Wednesday, May 25, 2011

AMA Flat Track: Cycle's Larry Lawrence 'Archives' Captures the '76 AMA Grand National Championship Series Season Part 2

In the early-mid '70s, ABC-TV got involved with the AMA Grand National Championship and ran a year-end race at Louisville Downs called the 'Race of Champions.'  The ABC crew would come in, film the day's activities and interview riders, mechanics and team owners, and then put together a piece that would air on their 'Wide World of Sports' show on a Saturday afternoon several weeks after.  Comprised entirely of winners from that year's schedule, the race was a 'made for tv' effort that showcased the greats in the series on Louisville's competitive and popular limestone half mile track. 

During the '75 year-end race, the Expert final as well as the Expert 'Race of Champions' final were both comprised entirely of riders on XR-750s.  I can't remember the exact reason for this (other then the obvious 'to make all things equal for all riders'), but knowing this before the event took place, Kenny Roberts and his Yamaha team didn't bother to make the trip east from his base in Modesto, CA. since he was obviously under contract to strictly ride Yamahas (and he didn't attend the '76 event, either.)

Privateers or supported riders like Hank Scott, who at that time rode a Shell Thuett Yamaha and Gene Romero, who throughout the season had campaigned C&J-sponsored Yamahas, were forced to ride a Harley-Davidson XR-750 in order to compete in the program (again, I can't remember whose XR Romero ran, but Hank rode one of National #45 Dave Sehl's machines in the Expert final-which he won-and then rode one of his brother Gary's spare XRs in the ROC final, to finish second behind winner Mike Kidd.)

In '76 as pictured, riders were back to running whatever brand they normally ran (or chose to run, if that were the case, for the ROC event) for the October finale at the half mile horse track.  Riders getting ready to line up for the ROC final above include Gary Scott, the '75 AMA Grand National Champion, on his #1 XR-750 on the left side of the shot just getting ready to enter the track.  Just to his right/picture left in the red Bell Helmet jacket and white pants is Gary Van Voorhis, the former Cycle News East reporter who covered AMA Flat Track events back in those days. 

Scott had just tried to defend his championship after having left the H-D Factory team at the end of the '75 season, but came up just short in quest to do the double.  He had won the spring event at Louisville (as well as the Ascot TT in the summer) to qualify for the ROC event. 

Mike Kidd on his #72 XR-750 rolls up to the line to defend his '75 ROC win after having won the Saturday night Indy Mile in August (in what was a decades-long doubleheader event after that initial '76 double round) to qualify for his ROC berth.  Kidd of course would go on to win the '81 AMA Grand National Championship after over ten years of being a front-runner in the series and having come out of the same rookie class of '72 with Scott and Roberts.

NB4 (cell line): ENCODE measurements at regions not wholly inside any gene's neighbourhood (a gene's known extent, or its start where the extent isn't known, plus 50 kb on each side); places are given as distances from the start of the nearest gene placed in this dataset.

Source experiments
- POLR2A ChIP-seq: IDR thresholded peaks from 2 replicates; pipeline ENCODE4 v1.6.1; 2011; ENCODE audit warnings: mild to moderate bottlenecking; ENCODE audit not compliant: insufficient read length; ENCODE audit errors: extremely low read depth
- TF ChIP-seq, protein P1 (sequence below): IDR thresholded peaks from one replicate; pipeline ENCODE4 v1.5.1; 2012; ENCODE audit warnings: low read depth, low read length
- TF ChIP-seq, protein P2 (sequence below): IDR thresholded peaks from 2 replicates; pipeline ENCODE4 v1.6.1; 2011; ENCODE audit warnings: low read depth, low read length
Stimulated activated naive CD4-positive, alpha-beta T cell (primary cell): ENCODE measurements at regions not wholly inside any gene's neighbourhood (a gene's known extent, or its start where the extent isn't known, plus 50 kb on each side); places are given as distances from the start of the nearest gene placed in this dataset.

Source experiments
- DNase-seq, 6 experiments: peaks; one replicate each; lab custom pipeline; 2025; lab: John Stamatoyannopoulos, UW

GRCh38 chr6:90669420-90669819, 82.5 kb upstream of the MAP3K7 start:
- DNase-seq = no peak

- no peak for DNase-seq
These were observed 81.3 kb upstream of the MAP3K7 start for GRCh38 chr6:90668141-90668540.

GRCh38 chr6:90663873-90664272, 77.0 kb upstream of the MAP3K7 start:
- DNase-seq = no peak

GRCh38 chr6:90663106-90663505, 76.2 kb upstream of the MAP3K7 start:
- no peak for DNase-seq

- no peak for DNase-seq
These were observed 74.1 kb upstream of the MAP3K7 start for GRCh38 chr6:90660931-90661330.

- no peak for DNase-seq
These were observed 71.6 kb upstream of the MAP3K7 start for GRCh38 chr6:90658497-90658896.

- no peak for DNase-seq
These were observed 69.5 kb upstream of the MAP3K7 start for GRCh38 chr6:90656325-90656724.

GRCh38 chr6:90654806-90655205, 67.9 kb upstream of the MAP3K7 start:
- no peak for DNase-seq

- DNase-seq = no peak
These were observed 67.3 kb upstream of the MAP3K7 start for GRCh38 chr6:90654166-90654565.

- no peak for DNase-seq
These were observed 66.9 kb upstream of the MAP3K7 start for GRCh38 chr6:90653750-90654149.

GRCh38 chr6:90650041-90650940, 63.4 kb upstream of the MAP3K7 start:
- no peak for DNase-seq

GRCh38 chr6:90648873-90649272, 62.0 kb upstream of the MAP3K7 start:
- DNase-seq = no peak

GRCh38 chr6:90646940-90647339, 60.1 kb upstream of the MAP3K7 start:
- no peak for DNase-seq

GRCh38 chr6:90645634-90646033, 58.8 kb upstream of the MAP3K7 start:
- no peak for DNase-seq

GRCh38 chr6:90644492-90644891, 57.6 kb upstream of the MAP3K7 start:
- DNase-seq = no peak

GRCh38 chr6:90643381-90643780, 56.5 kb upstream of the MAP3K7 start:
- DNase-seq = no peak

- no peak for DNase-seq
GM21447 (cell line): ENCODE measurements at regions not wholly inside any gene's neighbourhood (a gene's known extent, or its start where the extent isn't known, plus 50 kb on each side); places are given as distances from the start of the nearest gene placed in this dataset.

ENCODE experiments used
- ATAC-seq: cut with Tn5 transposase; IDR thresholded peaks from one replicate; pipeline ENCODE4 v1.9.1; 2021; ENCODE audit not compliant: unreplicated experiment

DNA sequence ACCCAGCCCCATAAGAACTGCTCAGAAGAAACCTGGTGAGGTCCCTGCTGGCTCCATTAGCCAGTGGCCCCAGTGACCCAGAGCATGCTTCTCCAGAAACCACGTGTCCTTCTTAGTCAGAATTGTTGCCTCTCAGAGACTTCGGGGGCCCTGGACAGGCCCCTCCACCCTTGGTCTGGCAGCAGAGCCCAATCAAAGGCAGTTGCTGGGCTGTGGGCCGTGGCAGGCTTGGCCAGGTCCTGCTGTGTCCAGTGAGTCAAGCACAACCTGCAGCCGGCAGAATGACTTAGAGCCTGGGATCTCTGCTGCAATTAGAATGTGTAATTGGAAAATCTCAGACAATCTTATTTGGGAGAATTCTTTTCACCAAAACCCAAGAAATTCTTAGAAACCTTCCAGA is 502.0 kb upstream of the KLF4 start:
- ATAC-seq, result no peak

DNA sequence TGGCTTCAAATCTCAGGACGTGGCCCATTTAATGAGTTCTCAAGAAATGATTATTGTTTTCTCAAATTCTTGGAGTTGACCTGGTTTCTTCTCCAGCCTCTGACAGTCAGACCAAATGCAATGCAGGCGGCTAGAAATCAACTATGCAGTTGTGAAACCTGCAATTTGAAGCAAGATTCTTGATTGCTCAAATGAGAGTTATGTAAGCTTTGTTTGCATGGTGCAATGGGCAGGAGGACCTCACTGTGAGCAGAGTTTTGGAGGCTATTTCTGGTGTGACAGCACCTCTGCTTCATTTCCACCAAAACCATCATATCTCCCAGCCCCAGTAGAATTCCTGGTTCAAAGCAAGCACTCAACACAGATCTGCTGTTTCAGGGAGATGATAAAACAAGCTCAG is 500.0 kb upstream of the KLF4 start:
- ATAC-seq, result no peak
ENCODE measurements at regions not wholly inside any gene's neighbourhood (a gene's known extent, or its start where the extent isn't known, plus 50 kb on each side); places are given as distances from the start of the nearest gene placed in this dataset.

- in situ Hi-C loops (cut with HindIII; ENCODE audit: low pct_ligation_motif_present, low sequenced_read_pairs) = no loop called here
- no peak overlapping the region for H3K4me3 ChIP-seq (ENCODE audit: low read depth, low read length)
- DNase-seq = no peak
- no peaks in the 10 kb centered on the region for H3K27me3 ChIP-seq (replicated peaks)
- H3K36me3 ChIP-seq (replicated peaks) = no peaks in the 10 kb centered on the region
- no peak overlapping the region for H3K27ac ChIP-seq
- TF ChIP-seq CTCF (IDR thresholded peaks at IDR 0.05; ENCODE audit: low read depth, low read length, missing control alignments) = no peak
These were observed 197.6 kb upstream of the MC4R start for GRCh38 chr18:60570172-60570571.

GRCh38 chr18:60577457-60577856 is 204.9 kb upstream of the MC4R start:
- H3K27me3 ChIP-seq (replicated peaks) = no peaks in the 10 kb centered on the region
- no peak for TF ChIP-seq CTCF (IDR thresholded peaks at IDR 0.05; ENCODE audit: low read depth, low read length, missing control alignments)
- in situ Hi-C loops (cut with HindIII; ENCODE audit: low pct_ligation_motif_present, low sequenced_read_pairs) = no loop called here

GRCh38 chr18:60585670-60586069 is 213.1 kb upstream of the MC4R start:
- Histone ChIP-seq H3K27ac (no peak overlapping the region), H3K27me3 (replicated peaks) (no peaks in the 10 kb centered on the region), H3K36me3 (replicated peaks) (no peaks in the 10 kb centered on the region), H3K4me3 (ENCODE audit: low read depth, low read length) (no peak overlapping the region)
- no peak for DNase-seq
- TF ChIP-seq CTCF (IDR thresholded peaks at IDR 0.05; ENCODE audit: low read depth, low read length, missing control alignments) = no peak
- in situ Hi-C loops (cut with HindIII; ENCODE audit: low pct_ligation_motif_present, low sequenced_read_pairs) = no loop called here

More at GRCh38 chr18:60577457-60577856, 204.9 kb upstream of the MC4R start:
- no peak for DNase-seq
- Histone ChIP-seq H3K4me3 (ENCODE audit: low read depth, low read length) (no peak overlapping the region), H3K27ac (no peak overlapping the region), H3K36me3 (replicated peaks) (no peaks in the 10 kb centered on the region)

Jay Springsteen wore the #25 for one year only-1976-as he won his first of three straight championships in his sophomore year in the AMA Grand National Championship, taking over the slot on the team vacated by Gary Scott.  Springer had won his first title over Scott, 301-280 points, with Roberts just behind in third with 265 points.  After having won two events in his rookie campaign in the '75 season, Springer went on a tear in '76 winning seven total events, including all four of the last dirt track events of the season, and four of five  of the last events on the calendar overall, in order to qualify for the ROC.

The late Rick Hocking on the #13 Rocky Cycle-sponsored XR had ridden a Yamaha in the season opener at Houston to win the TT event at the Astrodome in January some nine months earlier to qualify for the ROC, and ended up ranked the 9th rider in the Nation for the 1976 campaign.  Hocking was active in flat track events up to and including his premature death earlier this year and is highly missed in the flat track community.

And the late Rex Beauchamp on the Harley-Davidson Factory XR-750 looks over from his #31 as he prepares to take to the starting line.  Rocket Rex had won the spring San Jose Mile earlier in the year, and finished the '76 season in the 7th ranked position in the final point standings.

The 1976 AMA Camel Pro Series Grand National Championship battle is to this day still considered one of, if not the most hotly contested battles in the long history of The Rolling Thunder Show, the greatest racing show on wheels.  Names like Roberts, Scott and Springer permeated the schedule of races over 35 seasons ago, and made for some of the most epic battles in racing anywhere in the world.

Larry Lawrence again brings us a great review thanks to his 'Archives' column in Cycle in which he brings us part two of the 1976 AMA Camel Pro Series season review.

Read on and thanks to LL and CN for this super trip down memory lane:

Part one of Larry Lawrence's 'Archives' Column on the review of the '76 AMA Flat Track/Camel Pro Series Grand National Championship can be found here:


  1. Sure wish some of the ABC television footage from the ROC or Houston or several other of the races they televised in the 60's and 70's would suddenly appear! ABC and to a lesser extent CBS would telecast a few races each year until the advent of cable. The VCR for home use came about 15 years too late....

  2. I do as well. Some of that classic footage would sit well on some of those cold winter Midwestern months. Let alone just the jazz of reliving that great era again! Thanks for throwing in a comment, and sorry it took so long to respond!


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